So, although Cruz’s position on abortion is light years from the ideal, it is better—as in less bad—than practically any candidate since Barry Goldwater. And given Cruz’s many substantial virtues in the areas that bear most heavily on the rights of Americans and the future of America, his position on abortion certainly does not, in today’s context, disqualify him for the presidency—at least not by any objective standard.

*Update: I recently discovered that although Cruz sometimes says the legality of abortion should be left up to the states, he also signed a pledge saying he supports a constitutional amendment to ban abortion. So Cruz unfortunately is sending contradictory messages on this issue, as Gerald Ford did in 1976. Even so, as I argue in Ted Cruz for President, given his substantial virtues regarding the most pressing issues of the day—such as freedom of speech, foreign policy, government spending, and government intervention in the economy—he is by far the best candidate in the running. —CB

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5 Responses to Is Ted Cruz’s Position on Abortion the Least Bad Since Barry Goldwater?

  1. benkrug@yahoo.com'
    benkrug April 25, 2016 at 2:24 pm #

    A constitutional amendment is not the only worry here. I believe that the issue of abortion may be one of the main reasons Republicans are refusing to consider any nominations to the Supreme Court. As we’ve seen already, the next nominee could be a swing vote, and there may be more positions opening during the next terms, as well.

    • craigbiddle April 27, 2016 at 4:15 pm #

      Benkrug, I agree that a constitutional amendment is not the only worry in this count, but nor is the only worry the damage that can be done by a religious Supreme Court appointee. What kind of Justice would Hillary or Bernie appoint? Shudder to think of it.

      The Supreme Court can’t overturn Roe v Wade. Only an act of Congress can do that—and this isn’t going to happen, at least not anytime in the near future. The damage another leftist Justice could do, on the other hand, is immense and could be immediate.

  2. john@jrdonohue.com'
    John Donohue April 27, 2016 at 4:23 pm #

    I don’t understand how the position “let state governments decide” on abortion is better than “let the Federal Government outlaw it.” Isn’t the Federal Government supposed to protect citizens of the entire nation from violations of citizens’ rights by state governments?

    It’s pretty bad if the argument is, “well, the Feds won’t protect women’s rights, that’s not its job any more, but if we’re lucky one state out of 50 will, so women needing abortions could drive to that state.”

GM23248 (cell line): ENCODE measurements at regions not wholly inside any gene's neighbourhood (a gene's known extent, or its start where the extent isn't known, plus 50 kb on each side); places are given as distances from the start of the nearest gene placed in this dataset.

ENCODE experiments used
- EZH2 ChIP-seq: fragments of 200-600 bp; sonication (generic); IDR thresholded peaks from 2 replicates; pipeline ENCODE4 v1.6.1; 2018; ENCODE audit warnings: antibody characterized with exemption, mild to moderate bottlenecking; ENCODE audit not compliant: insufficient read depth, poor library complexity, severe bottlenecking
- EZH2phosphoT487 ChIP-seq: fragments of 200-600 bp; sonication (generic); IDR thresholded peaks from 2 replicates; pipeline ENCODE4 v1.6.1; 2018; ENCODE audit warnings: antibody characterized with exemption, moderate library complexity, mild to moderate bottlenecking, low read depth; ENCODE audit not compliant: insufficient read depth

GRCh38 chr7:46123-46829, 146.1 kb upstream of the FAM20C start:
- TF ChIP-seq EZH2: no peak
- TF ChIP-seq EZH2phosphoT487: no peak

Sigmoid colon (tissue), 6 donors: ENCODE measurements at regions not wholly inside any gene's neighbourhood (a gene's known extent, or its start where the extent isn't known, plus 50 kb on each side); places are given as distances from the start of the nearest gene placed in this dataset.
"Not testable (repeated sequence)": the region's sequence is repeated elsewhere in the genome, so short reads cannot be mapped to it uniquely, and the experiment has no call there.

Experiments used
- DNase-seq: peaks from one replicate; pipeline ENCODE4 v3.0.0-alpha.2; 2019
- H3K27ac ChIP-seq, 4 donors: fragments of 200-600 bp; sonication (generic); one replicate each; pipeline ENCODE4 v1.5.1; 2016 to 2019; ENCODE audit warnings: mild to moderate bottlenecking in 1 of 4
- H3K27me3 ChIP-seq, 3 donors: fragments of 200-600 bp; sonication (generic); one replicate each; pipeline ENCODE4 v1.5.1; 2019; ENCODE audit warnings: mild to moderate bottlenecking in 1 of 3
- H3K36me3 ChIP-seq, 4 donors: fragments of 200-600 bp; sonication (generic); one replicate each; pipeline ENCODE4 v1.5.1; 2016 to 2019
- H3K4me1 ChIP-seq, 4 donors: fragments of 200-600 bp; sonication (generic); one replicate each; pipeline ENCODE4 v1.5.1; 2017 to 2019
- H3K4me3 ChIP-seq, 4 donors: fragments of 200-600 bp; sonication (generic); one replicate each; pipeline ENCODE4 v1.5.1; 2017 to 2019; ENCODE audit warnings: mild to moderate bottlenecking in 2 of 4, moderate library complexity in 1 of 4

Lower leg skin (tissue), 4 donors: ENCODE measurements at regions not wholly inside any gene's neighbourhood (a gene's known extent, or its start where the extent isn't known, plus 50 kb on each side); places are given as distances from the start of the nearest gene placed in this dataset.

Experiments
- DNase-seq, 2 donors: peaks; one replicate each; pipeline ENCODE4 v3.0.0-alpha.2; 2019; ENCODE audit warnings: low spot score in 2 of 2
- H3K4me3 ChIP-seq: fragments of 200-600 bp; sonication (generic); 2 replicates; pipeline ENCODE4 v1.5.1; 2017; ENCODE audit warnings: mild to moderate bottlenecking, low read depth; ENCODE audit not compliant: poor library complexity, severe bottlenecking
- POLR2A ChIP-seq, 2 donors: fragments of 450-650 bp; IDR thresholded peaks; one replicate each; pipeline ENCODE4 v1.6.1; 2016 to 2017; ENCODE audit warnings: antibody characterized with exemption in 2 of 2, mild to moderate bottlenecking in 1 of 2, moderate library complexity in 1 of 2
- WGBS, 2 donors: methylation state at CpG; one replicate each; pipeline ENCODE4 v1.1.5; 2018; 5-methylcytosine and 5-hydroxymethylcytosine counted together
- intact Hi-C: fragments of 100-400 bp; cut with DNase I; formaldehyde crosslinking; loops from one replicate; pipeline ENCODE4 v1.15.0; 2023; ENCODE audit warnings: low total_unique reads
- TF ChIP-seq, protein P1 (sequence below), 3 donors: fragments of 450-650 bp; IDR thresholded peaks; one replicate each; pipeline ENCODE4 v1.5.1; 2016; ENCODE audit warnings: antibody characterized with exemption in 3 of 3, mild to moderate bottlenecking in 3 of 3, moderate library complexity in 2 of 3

Sheesh.

    • craigbiddle April 27, 2016 at 4:58 pm #

      John, in one respect, there is no “worse” in regard to whether the federal government or a state government forbids a woman to act on her judgment; in each case, her rights are violated. In another sense, it is worse, as you imply, for the federal government to fail to protect a woman’s rights and to say, in effect, “We’ll let the states decide whether to protect or violate rights on this issue”—because that is the federal government relinquishing its very purpose for being. In a third respect, however, a woman being free to get an abortion somewhere in the United States is better than her being forbidden to get an abortion anywhere in the United States. If you think about your own daughter (real or imagined) needing an abortion, you’ll immediately see the vital importance of accounting for this third respect. Also, as I mentioned in a comment above, Roe v Wade isn’t going to be overturned anytime soon.

      We face much more pressing issues than the remote possibility of abortion being outlawed anytime soon, and on virtually every one of those issues, from a pro-reason, pro-freedom perspective, Cruz is by far the best candidate running.

      • john@jrdonohue.com'
        John Donohue April 27, 2016 at 5:11 pm #

        I agree with your logic in the last paragraph. But it hurts that to reach it one must climb over the “hope” that at least one state would protect women, the Federal Government of the Unites States of America having failed.